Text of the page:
I don't want to delve into it too much (I could go on for hours), let it just be said that it completely messed up the concept of exercise for me.

Around that time (when he was away), I finally decided to start bellydancing. Sod the money, I would do it on my own. Surely YouTube could help?

I found this:

This lady is called Kimber Miller and is from the United States. I've never met her, but she has been my first belly dance teacher. She uploaded lots of short videos of how to do the basic vocabulary movements of Belly dance. I practiced those for weeks, I watched lots of performances, and at the next University Halls party I could hold my weight with my Northern African friends who learnt to belly dance at home. In time, I went from Kimber's videos to bellydance DVDs. There's a ton of them. If anyone wants advice don't ask me unless you have a couple of hours to spare.

I've had many wonderful experiences with belly dancing. (not very many pictures yet, but that will be fixed soon). Like when, in my first year in London, I went to the bellydance dinner after having gone to the only TWO real lessons I've ever attended. We were supposed to see the show, but the venue was not really appropriate for a theatrical belly dancer (i.e. one used to have a stage), more to an improviser going from table to table (which our teacher was not). I was actually sitting at one of two tables in a separate room altogether and thus cut from most of the show. What we could enjoy was the wonderful live Middle Eastern music, so at some point I got fed up, got up and started dancing myself. The room adored me. Seriously. I even got told "You have a great talent".

(The only pictures ever taken of me bellydancing. They date back to the time when I started (as you will notice, my hand technique was terrible), and show how I looked when I was too fat to be considered beautiful by my boyfriend (incidentally, I am actually bigger now, I think, and still love and like myself more than I ever did). Sorry about the poor quality and editing, I tried to edit out some people's faces.)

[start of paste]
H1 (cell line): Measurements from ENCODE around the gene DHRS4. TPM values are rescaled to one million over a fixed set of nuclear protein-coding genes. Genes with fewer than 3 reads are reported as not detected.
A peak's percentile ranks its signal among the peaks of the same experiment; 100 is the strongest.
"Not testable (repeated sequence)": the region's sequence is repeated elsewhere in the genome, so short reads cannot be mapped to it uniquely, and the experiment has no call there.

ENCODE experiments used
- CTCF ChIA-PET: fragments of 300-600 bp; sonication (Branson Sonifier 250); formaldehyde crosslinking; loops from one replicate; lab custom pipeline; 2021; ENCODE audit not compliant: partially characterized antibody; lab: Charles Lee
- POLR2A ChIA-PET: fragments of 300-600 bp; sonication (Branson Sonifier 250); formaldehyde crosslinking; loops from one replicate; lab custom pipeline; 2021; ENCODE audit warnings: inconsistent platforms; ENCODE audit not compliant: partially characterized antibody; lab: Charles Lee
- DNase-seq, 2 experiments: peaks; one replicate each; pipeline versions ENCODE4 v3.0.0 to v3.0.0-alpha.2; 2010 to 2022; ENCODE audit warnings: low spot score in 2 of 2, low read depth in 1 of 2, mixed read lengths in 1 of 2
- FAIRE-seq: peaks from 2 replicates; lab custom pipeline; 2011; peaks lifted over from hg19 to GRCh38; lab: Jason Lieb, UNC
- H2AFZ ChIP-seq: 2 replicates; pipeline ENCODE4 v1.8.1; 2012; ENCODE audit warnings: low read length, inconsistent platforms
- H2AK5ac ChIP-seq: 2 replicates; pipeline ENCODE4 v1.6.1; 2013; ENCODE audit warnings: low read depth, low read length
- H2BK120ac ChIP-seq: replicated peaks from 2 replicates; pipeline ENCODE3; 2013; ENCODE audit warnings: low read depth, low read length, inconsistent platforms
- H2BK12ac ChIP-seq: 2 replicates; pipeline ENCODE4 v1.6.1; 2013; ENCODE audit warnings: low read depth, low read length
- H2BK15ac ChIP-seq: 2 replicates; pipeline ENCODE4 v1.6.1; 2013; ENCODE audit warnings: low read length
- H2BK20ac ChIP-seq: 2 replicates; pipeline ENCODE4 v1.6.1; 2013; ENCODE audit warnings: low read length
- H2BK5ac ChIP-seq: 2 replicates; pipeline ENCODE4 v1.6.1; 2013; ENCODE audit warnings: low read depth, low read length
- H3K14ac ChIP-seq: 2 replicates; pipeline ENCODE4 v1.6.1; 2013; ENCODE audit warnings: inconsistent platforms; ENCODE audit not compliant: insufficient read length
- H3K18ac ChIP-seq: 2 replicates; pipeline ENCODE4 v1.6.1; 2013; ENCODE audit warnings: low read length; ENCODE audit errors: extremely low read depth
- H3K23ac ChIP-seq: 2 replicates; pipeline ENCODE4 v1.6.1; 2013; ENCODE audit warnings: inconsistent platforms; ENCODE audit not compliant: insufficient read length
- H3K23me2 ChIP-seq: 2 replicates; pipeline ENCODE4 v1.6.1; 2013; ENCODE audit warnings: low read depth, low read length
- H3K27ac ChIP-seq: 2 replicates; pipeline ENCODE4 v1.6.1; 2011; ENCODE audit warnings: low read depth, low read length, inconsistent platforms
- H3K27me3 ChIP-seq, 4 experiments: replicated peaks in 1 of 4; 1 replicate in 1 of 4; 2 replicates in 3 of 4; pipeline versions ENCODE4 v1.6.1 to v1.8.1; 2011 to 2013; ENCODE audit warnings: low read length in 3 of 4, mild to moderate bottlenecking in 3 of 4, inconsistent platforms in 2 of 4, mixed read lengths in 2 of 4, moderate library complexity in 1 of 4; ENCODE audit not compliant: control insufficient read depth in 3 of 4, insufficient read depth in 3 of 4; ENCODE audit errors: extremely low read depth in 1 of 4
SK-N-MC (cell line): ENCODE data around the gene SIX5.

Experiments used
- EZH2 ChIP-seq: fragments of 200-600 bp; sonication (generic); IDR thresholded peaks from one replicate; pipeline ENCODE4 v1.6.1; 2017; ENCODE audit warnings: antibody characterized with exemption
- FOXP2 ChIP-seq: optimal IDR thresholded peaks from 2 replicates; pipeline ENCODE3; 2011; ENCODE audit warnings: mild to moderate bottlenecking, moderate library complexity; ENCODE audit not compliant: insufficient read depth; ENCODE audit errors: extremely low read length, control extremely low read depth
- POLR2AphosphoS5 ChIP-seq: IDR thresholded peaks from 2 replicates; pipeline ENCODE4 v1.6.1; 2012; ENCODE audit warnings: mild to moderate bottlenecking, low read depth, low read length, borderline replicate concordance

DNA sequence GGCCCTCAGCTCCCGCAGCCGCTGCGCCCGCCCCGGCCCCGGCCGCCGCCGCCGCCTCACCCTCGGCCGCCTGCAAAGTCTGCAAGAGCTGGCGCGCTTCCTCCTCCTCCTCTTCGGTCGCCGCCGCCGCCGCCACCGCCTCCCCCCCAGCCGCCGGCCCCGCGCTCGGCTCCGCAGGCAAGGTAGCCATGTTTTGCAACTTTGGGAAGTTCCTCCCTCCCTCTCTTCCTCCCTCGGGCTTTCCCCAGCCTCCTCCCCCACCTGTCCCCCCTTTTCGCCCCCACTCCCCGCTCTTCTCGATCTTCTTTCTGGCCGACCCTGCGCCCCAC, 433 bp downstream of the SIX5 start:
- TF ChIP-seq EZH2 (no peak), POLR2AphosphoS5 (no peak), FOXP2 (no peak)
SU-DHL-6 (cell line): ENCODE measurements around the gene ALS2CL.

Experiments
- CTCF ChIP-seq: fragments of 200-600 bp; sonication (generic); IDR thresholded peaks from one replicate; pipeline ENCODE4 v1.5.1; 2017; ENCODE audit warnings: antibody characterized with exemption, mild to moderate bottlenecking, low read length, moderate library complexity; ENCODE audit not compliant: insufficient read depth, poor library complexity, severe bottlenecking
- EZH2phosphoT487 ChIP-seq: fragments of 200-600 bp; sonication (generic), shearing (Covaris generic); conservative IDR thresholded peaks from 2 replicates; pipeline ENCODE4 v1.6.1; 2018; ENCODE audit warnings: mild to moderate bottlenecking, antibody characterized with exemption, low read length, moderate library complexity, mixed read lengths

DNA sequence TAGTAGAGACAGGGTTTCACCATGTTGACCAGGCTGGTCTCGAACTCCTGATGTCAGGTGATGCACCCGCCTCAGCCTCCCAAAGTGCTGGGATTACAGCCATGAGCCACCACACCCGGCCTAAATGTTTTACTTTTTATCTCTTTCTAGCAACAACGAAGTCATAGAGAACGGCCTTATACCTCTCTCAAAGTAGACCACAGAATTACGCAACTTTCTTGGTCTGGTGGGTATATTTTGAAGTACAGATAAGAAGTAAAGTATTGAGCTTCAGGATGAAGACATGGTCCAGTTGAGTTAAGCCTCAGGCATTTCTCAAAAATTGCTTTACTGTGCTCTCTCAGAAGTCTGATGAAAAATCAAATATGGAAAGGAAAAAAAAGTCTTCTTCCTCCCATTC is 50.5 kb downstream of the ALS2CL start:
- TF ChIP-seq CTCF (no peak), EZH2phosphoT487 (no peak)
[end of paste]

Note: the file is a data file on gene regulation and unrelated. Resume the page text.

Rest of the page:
Or when, at a colleague's leaving do, there was a belly dancer at the restaurant. She expertly scouted the crowd to pick someone to dance with her, noticed my enthusiastic (and pleading) face, probably figured I was an amateur belly dancer myself and took me up to dance with her. That was the night where I attracted the attention of the the first girl I had an actual crush on (and dated).

Or the summer course, a few years back, where I danced (improvising on a basic rhythm a friend did on a tambourine... eeeepic) at the entertainment. I got compliments, but you get compliments even if you're crap (it's ze spiwit zat counts). No, the best part was the lady who asked me if I GAVE CLASSES! I'm still staring at her. I was looking for a teacher, and she wanted to learn from ME!

What I could not do, however, was to find a consistent exercise routine.
Every time I decided to, as my determination stated "take my bellydance seriously", one of three things happened:
1.  I would start off with unreasonable, unrealistic expectations and design a punishing exercise routine (because you have to destroy yourself, remember?). Which of course never lasted long.
2. I would have some accident or fall very ill quite soon (like, proper ill. Once it was otoliths, another one an extremely painful wrist tendonitis that thanks to an incompetent doctor took eight weeks to heal... I seriously could barely write, let alone dance)
3. If I ever tried to go easy on myself, I would hear my ex boyfriend sneering at me, ridiculing my pathetic efforts (because what can a fat girl know about exercise, and being sensible equalled making excuses for being lazy).

I know, I know. No need to tell me.